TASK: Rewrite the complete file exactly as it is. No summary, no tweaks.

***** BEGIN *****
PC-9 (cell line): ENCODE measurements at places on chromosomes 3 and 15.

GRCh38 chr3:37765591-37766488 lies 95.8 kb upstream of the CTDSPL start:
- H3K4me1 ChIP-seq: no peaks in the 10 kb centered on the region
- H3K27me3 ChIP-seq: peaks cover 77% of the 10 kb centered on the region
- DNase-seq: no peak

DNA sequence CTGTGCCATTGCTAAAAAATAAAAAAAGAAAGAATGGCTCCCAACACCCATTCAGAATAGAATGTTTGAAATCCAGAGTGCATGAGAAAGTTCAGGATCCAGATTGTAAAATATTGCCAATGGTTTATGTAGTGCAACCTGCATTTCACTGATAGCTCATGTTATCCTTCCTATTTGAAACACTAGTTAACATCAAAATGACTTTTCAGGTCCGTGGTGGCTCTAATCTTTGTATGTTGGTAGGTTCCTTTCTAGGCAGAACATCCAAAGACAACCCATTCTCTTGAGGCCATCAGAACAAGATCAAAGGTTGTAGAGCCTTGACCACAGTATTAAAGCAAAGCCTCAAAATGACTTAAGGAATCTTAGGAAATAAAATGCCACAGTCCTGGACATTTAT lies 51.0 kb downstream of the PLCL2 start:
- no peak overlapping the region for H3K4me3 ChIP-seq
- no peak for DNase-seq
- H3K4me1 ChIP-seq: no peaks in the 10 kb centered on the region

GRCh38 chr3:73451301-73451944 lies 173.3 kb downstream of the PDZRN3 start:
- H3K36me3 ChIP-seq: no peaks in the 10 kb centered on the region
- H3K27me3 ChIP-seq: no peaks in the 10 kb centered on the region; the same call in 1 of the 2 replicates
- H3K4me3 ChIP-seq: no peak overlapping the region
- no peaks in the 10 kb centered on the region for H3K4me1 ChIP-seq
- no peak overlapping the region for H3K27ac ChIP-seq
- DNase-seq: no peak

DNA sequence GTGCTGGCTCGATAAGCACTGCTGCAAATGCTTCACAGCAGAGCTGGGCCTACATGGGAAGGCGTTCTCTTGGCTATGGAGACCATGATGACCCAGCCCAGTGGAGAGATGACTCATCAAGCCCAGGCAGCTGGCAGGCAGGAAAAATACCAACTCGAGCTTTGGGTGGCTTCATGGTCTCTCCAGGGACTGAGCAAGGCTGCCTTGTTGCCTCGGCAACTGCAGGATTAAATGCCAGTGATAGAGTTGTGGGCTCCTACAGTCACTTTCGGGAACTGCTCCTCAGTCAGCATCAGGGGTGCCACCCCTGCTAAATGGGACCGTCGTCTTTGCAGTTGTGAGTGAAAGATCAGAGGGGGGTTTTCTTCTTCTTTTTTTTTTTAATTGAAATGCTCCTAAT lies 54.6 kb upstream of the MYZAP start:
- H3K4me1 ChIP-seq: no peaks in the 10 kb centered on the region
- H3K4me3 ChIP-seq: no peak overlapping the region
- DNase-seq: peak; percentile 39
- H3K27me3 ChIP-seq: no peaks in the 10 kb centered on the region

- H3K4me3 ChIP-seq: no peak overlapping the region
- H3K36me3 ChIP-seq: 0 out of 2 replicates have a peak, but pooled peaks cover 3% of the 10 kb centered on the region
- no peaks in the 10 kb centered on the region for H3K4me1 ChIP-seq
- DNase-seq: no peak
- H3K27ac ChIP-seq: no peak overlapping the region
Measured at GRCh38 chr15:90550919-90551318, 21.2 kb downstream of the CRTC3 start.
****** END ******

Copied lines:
PC-9 (cell line): ENCODE measurements at places on chromosomes 3 and 15.

GRCh38 chr3:37765591-37766488 lies 95.8 kb upstream of the CTDSPL start:
- H3K4me1 ChIP-seq: no peaks in the 10 kb centered on the region
- H3K27me3 ChIP-seq: peaks cover 77% of the 10 kb centered on the region
- DNase-seq: no peak

DNA sequence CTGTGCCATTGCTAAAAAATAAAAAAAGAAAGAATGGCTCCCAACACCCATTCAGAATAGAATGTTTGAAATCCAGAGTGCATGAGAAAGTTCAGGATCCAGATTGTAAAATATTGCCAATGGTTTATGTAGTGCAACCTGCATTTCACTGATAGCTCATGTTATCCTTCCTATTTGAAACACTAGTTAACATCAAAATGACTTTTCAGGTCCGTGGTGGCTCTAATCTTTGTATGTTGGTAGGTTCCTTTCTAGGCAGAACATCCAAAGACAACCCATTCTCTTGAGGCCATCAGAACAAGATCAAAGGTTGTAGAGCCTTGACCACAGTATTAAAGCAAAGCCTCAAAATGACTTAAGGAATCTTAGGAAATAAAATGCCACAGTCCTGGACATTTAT lies 51.0 kb downstream of the PLCL2 start:
- no peak overlapping the region for H3K4me3 ChIP-seq
- no peak for DNase-seq
- H3K4me1 ChIP-seq: no peaks in the 10 kb centered on the region

GRCh38 chr3:73451301-73451944 lies 173.3 kb downstream of the PDZRN3 start:
- H3K36me3 ChIP-seq: no peaks in the 10 kb centered on the region
- H3K27me3 ChIP-seq: no peaks in the 10 kb centered on the region; the same call in 1 of the 2 replicates
- H3K4me3 ChIP-seq: no peak overlapping the region
- no peaks in the 10 kb centered on the region for H3K4me1 ChIP-seq
- no peak overlapping the region for H3K27ac ChIP-seq
- DNase-seq: no peak

DNA sequence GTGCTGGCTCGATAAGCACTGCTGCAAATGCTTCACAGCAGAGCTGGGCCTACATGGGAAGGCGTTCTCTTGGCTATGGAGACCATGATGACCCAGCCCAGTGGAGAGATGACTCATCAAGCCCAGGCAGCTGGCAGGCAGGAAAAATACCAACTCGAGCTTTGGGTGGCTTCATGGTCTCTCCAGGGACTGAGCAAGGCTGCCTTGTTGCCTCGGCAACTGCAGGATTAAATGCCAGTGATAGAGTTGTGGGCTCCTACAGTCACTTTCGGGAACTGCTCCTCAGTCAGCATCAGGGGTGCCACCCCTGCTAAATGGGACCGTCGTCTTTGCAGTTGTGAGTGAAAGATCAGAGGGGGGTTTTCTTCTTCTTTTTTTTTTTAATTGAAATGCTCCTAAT lies 54.6 kb upstream of the MYZAP start:
- H3K4me1 ChIP-seq: no peaks in the 10 kb centered on the region
- H3K4me3 ChIP-seq: no peak overlapping the region
- DNase-seq: peak; percentile 39
- H3K27me3 ChIP-seq: no peaks in the 10 kb centered on the region

- H3K4me3 ChIP-seq: no peak overlapping the region
- H3K36me3 ChIP-seq: 0 out of 2 replicates have a peak, but pooled peaks cover 3% of the 10 kb centered on the region
- no peaks in the 10 kb centered on the region for H3K4me1 ChIP-seq
- DNase-seq: no peak
- H3K27ac ChIP-seq: no peak overlapping the region
Measured at GRCh38 chr15:90550919-90551318, 21.2 kb downstream of the CRTC3 start.